Monongalia County (Morgantown)
Monongalia County, West Virginia, is a unique place to visit and live. It is made up of several smaller cities with Morgantown being the largest. Morgantown is home to West Virginia University (WVU), the state’s largest higher education institution. With the University at its heart, the greater Morgantown area is a unique blend of people and cultures. It’s a lively place, with an urban downtown and rural surroundings. Nine months out of the year, the area is bustling with college students, and the summer months are peaceful.
Whether you’re looking for a life full of thrill or a peaceful escape, Monongalia County can offer you both.
Make Your Life an Adventure of Its Own
Monongalia County is no stranger to outdoor recreation. It’s your choice — land or water? On land, you have all the trails you could wish for, including the Mon River Rail Trail, which is inducted into the Rails-To-Trails Conservancy (RTC) Hall of Fame in 2020. The Rail-Trail system stretches 48 miles throughout Mountaineer Country, connecting Fairmont, WV, to Point Marion, PA. Along with the Rail-Trail, there are several other iconic outdoor destinations to explore. With places like the West Virginia Botanic Garden, the WVU Core Arboretum, Snakehill Wildlife Management Area, and Coopers Rock State Forest, the area is known for its great quality of life amenities. You can enjoy a leisurely walk in nature, birding or leaf-peeping, or you can challenge yourself with a hiking, rock-climbing, or bouldering feat. If water is more your style, there is a world of flatwater waiting for you. Float in a kayak on the Monongahela River or set sail on a boat on Cheat Lake.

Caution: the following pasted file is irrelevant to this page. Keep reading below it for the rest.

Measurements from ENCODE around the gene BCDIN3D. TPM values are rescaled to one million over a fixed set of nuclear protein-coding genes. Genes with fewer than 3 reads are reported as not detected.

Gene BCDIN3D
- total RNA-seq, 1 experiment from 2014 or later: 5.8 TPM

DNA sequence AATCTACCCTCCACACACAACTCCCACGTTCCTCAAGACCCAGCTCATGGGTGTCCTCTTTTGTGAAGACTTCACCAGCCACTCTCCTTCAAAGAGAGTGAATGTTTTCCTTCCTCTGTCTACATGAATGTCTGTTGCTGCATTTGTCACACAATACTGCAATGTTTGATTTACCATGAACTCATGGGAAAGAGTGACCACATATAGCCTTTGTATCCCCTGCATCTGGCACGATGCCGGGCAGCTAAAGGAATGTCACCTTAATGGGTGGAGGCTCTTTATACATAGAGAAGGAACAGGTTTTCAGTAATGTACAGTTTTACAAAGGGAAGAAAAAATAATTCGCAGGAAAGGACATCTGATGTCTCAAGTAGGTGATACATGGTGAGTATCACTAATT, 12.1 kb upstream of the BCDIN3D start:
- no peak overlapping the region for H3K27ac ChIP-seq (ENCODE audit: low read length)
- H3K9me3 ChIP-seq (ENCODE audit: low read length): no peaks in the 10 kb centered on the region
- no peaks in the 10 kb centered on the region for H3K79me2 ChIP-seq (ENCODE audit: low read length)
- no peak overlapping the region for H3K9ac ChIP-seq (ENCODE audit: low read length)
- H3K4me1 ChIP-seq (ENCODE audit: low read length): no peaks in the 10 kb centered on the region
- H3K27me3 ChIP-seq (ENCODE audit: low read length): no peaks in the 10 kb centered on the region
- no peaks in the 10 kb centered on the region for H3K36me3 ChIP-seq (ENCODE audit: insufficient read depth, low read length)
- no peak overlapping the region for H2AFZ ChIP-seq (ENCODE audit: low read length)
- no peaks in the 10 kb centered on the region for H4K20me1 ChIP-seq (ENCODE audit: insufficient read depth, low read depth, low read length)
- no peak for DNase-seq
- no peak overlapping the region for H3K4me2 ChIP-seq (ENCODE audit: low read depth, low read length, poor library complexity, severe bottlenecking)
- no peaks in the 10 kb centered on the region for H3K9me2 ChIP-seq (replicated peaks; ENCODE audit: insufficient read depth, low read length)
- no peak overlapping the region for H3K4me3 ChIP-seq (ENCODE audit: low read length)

There are plenty of ways to blaze your own trail in Monongalia County.
Immerse Yourself in Flavorful Foods and a Fun Culture
Monongalia County, AKA “Mon County,” is known for its variety of flavors. Its farm-to-table dining scene puts a tasteful touch on meals and lets you know the area’s chefs prioritize where the food you’re being served is sourced. There is also a blend of cultural dishes from around the world, ensuring you’ll never strike out when looking for something new to try. With an eclectic menu of specialty pizzas and craft beers, you will quickly find a new favorite local spot. If you’re interested in dining with a view, this is the place for you. Enjoy a bite to eat along the Monongahela River or pack a picnic at one of the area’s iconic scenic spots. If you have favorite, go-to national chains, Mon County has those, too.
It’s the place to be for old reliable staples and exciting new flavors.
Find Your Perfect Place to Call Home